“In her castle, she told me she could sniff out a vampire. Perhaps the vampire can sniff her out too.” He shakes his head. “I don’t know. All this lore, it grows confusing.”

 

“There’s something else I must tell you.”

 

“What?”

 

“I’ve been dreaming.”

 

Michael’s eyebrows rise. “Like human dreams?”

 

“Perhaps.”

 

Michael frowns once more as he adjusts his glasses. “What were they about?”

 

I grab a wine glass from the cupboard and pour some of Michael’s red. The crimson liquid reminds me of something. Something from the dream, I’m sure of it. Blood? A young girl’s blood? “I… I find it difficult to recall. The dreams vanish the moment I wake.” 

 

“That is like a human dream.”

 

I swallow a mouthful of wine and press my lips together as a memory of pain in my forearm flashes along my skin.

 

“What’s wrong?” 

 

“I just can’t put the pieces together.”

 

“The books… there’s one that has some detail on sleep.”

 

“The Foliss.” I had only to read a passage once for it to lodge in my memory. “Well, both it and the one on vampiric infestation, they say the same thing about sleep. The vampire doesn’t truly sleep. It’s more like a stasis, like death.”

 

Michael shifts on his chair and pats the hair that sticks up at the back of his head. He’s uncomfortable, but he does a good job of pretending to be calm. He’s curious too. He isn’t entirely normal himself. He’s seen things so frightening most people would die from shock. Still, he’s never dealt with vampires. Not before me.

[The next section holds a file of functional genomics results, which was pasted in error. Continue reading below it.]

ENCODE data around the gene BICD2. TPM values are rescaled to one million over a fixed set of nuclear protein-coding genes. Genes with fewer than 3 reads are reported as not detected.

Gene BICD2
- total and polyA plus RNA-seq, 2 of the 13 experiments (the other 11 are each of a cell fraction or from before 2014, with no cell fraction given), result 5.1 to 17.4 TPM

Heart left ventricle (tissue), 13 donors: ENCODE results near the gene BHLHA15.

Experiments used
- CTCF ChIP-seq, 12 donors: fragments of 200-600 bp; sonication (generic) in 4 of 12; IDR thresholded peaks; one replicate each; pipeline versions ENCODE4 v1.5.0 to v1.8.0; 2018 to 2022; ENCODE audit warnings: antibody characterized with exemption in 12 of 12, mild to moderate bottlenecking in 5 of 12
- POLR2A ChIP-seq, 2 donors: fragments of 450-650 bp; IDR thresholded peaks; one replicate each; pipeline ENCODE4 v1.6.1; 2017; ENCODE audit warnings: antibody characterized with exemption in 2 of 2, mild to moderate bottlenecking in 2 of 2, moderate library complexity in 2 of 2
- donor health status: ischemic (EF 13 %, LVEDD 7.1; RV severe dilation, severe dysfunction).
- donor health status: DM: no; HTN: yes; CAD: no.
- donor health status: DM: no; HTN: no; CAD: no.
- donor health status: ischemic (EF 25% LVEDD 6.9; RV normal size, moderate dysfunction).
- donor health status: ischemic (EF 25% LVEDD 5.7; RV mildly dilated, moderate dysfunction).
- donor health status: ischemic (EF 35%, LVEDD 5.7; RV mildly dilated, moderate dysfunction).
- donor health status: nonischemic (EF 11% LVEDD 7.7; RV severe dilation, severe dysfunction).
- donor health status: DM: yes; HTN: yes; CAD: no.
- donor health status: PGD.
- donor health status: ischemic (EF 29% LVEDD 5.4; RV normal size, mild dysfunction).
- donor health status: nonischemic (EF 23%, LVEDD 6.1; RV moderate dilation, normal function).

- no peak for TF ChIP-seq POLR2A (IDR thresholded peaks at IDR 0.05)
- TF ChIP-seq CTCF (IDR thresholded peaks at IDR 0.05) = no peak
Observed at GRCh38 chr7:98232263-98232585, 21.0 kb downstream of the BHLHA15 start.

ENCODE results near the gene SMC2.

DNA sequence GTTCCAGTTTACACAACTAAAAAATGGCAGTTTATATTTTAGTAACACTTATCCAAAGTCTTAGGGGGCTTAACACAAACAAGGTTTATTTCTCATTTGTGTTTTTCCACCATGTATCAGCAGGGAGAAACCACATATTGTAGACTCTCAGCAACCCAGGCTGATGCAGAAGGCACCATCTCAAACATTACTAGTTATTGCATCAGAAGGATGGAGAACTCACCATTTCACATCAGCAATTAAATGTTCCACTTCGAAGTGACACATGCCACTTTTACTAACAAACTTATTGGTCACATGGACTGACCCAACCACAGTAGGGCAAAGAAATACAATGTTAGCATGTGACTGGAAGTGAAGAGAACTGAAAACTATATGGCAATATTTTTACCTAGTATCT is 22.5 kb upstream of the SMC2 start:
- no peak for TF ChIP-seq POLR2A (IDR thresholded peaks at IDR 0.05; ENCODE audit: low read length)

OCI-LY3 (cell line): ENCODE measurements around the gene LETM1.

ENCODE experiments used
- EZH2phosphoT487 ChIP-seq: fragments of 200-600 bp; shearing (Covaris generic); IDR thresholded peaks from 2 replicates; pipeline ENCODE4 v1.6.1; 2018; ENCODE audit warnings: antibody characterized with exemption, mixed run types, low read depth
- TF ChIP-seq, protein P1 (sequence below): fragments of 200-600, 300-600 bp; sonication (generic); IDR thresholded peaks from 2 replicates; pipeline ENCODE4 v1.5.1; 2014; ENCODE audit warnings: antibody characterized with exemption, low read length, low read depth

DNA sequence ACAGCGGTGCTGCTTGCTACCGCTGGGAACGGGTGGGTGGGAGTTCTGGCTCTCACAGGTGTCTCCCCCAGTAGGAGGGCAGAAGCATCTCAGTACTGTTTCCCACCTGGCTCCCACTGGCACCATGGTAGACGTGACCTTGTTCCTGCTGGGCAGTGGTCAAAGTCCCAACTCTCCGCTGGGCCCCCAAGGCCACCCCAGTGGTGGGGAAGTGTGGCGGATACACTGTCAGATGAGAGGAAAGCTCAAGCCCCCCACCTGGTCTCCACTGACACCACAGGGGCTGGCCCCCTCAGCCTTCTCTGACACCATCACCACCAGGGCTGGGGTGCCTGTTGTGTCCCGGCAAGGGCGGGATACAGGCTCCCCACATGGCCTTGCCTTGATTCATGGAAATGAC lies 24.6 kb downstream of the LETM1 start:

“You’re sure it was a dream?” he asks.

 

“Yes.”

 

“I believe you.”

 

“I know.” I can’t exactly read Michael’s thoughts but the impressions they make are clear enough, as are his emotions. His desire still spikes every time he looks at me, but he keeps it under control. Can I do the same?

 

“Perhaps Amynta is trying to contact you through your sleep.”

 

“Not very effective if I can’t remember the message.”

 

“Perhaps it’s all she has. Or it could be Brother Gerold.”

 

The monk’s name brings a scowl. He was the first to put me in silver, and while I thanked him at the time, I’ve since grown rather weary of strangers attempting to imprison me.

 

“Brother Gerold had certain… talents that could potentially seed such a vision in a person’s mind.”

 

I scoff. “You make him sound like a sorcerer or something.”

 

Michael looks away, his cheeks blushing. “No, not sorcerer. He does have some skill nonetheless.”

 

“I’ll not go back to him.”

 

“I wasn’t suggesting you do. I was simply postulating—”

 

“I’ve told you, we must move further east.”

 

Michael snaps his attention to me. “You keep saying that. Why?”

 

I take another sip of wine. “I don’t know. It is a feeling, that is all.”

 

“A feeling?” 

 

“A strong feeling. Like my body is being pulled by some strange force. I can’t explain it. All I know is I must go further into the desert.”

 

“Where? Cairo, or further inland?”

 

I consider his question and search for an answer. But the truth is I’ve no notion of where I must go. I only know we have not yet arrived at the right destination. The place, wherever it is, awaits me.

 

“Emma—” the way he says my name, so softly, always makes part of me melt away. But the sharp ring of his phone interrupts the pleasant feeling.

 

“Georgette?” Michael says into the phone. “What?” A strong sense of panic overrides all other emotions. I extend my hearing, hardly thinking to do so. 

 

Georgette’s voice is quick and panicked. “I’ve been attacked—”

 

I freeze as anger and urgency combine to make me want to smash the glass in my hand against the wall. “Who?” I sneer, and Michael shakes his head slowly as he tells Georgette to calm down.

 

“Shleck?” His eyes widen, and I jolt my chin up. Schleck was the detective in charge of the investigation into my so-called disappearance. 

 

“She knows,” Georgette says. “I am coming to meet you, Michael. I’ll be in Cairo in two days.”

 

“Georgette, it’s too dangerous.”

 

“I am already in danger, Michael. Perhaps more so here in Paris than anywhere else. No, I will come. I’ll contact you when I arrive. Goodbye, Michael.”

 

“Georgette! Stay safe.”

 

 

Chapter Three